For eight weeks in the fall of 1771, George Olney ran an advertisement for a “compleat Assortment of English and India GOODS” in the Providence Gazette.  His advertising campaign commenced on October 12 and concluded on November 30.  From week to week, an identical notice appeared in the public prints, with one exception.  The last four insertions included an additional line with a notation, “(T. b. c.),” that was not part of the original advertisement.  Readers likely passed over that notation, realizing that it was intended for the compositor and other workers in John Carter’s printing office.

Similar notations appeared at the end of advertisements in many colonial newspapers, many of them listing issue numbers that corresponded to the first and last appearance so compositors could easily determine whether to include advertisements when preparing the next edition.  Other notations require more systematic attention to multiple advertisements published over the course of weeks or months to decode.  What did “(T. b. c.)” mean?  Perhaps it meant “to be continued” until the advertiser decided to discontinue the notice.  In that case, Olney likely initially paid to have his advertisement run for four weeks and then requested that it continue until he instructed otherwise.  That, however, would have run contrary to the policy that Carter stated in the colophon: “ADVERTISEMENTS of a moderate Length (accompanied with the Pay) are inserted in this Paper three Weeks for Four Shillings Lawful Money.”  Carter did not seem inclined to extend credit to advertisers, but the notation on Olney’s advertisement suggests that the printer may have exercised some discretion for those who paid for an initial run.

Consulting ledgers and account books might reveal practices in the printing office that deviated from the policy in the colophon, but in their absence an examination of other advertisement with the same notation might establish a pattern.  Other advertisements in the Providence Gazette bore the “(T. b. c.)” notation.  Next week, the Adverts 250 Project will examine another of those advertisements to determine when in its run it acquired the notation.  That may help to outline some of the likely business practices adopted by Carter as he managed advertising in his newspaper.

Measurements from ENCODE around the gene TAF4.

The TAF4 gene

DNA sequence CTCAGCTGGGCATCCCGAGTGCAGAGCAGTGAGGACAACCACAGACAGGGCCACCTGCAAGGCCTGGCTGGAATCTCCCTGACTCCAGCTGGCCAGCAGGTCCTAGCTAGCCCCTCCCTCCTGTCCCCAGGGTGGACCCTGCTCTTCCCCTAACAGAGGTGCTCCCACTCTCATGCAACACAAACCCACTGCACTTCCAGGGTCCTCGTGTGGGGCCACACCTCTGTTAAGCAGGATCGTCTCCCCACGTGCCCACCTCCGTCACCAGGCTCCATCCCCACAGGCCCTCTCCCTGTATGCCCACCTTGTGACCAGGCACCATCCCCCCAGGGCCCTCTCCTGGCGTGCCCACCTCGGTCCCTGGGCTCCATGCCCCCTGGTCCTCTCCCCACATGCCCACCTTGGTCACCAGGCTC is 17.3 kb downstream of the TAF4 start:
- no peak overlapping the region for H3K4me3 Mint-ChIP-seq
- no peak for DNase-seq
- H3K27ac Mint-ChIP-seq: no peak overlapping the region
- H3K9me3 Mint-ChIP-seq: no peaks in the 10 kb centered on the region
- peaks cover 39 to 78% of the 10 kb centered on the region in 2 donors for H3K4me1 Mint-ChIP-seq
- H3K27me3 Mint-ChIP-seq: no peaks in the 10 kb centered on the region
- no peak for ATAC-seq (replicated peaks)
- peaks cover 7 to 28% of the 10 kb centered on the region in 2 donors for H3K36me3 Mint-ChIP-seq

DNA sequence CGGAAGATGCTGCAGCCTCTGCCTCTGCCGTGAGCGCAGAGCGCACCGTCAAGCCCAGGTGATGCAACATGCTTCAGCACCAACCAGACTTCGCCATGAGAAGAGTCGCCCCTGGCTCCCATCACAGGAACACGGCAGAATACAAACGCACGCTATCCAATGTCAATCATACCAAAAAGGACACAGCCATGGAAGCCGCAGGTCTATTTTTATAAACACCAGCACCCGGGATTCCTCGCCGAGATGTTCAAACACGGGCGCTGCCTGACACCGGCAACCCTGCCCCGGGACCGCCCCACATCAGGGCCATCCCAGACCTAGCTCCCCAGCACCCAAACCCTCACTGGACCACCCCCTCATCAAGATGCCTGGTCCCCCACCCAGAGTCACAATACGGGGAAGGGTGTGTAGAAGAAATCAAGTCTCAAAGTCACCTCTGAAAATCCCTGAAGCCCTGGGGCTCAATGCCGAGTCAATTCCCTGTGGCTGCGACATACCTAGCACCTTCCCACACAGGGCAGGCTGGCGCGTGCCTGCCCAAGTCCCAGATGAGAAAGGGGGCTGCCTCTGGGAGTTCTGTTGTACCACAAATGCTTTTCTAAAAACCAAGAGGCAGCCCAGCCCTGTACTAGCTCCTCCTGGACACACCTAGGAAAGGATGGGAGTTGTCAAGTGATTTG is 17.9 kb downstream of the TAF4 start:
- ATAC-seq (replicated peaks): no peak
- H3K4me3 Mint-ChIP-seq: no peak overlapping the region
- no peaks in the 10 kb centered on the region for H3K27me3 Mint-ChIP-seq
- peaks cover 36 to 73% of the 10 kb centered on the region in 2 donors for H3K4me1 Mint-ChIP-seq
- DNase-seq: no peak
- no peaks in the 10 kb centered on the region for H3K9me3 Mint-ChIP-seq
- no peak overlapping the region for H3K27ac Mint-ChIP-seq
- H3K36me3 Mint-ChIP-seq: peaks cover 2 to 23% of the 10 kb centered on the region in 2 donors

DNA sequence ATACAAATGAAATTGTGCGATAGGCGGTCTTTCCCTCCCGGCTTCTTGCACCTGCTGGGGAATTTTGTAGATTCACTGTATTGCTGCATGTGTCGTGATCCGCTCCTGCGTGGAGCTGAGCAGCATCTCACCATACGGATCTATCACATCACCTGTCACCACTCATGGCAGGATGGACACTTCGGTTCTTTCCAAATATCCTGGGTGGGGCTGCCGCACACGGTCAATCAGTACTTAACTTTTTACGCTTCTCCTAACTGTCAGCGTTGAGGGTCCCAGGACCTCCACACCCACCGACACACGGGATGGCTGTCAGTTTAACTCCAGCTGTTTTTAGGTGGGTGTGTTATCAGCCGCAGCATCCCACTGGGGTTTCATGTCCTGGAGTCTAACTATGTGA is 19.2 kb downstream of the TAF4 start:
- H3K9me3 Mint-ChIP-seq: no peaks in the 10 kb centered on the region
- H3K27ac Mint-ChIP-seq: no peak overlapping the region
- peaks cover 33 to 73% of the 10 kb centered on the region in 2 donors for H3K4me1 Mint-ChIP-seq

October 8

What was advertised in a colonial American newspaper 250 years ago today?

Oct 8 - 10:8:1768 Providence Gazette
Providence Gazette (October 8, 1768).

“[48—6W.]”

Thurber and Cahoon placed a new advertisement in the October 8, 1768, edition of the Providence Gazette.   The partners promoted a “new and general Assortment of English and India GOODS, Imported in the last Ships from London and Bristol.” They listed some of that merchandise in a two short paragraphs, one for textiles and trimmings and the other for hardware. They also informed prospective customers about the location of their store at “the Sign of the BUNCH of GRAPES,” across the street from their houses in “the North End of Providence.”

Yet not all of the contents of their advertisement provided information intended for readers and consumers. The final line included a notation in brackets – “[48—6W.]” – intended to aid the compositor when laying out the pages of subsequent issues. The printers also likely referred to that notation in the course of their own bookkeeping. The “48” revealed that the advertisement first appeared in issue number 248. The “6W” presumably indicated that it was supposed to run for six weeks before being discontinued.

Several other advertisements concluded with issue numbers that corresponded with when they first appeared in the Providence Gazette. John White’s advertisement for candles and soap, for instance, listed “(46)” on the final line. Similarly, prolific advertisers Joseph Russell and William Russell inserted a notice about their “neat and fresh Assortment of GOODS” that also stated its initial issue number, “(47).” None of those advertisements, however, included any indication of their intended duration, but “6W” did apparently mean six weeks. Thurber and Cahoon’s advertisement ran in the next five issues, appearing for the last time in the November 12 edition. It moved from column to column and page to page, but the notation apparently served its purpose in reminding the compositor when to remove the advertisement.

The Providence Gazette was not the only newspaper that inserted such notations into advertisements in the colonial era. Throughout the colonies compositors and printers used this device to facilitate operating their publications. Readers may have taken note and decoded the notations on their own, but they were not the primary audience for those portions of the advertisements.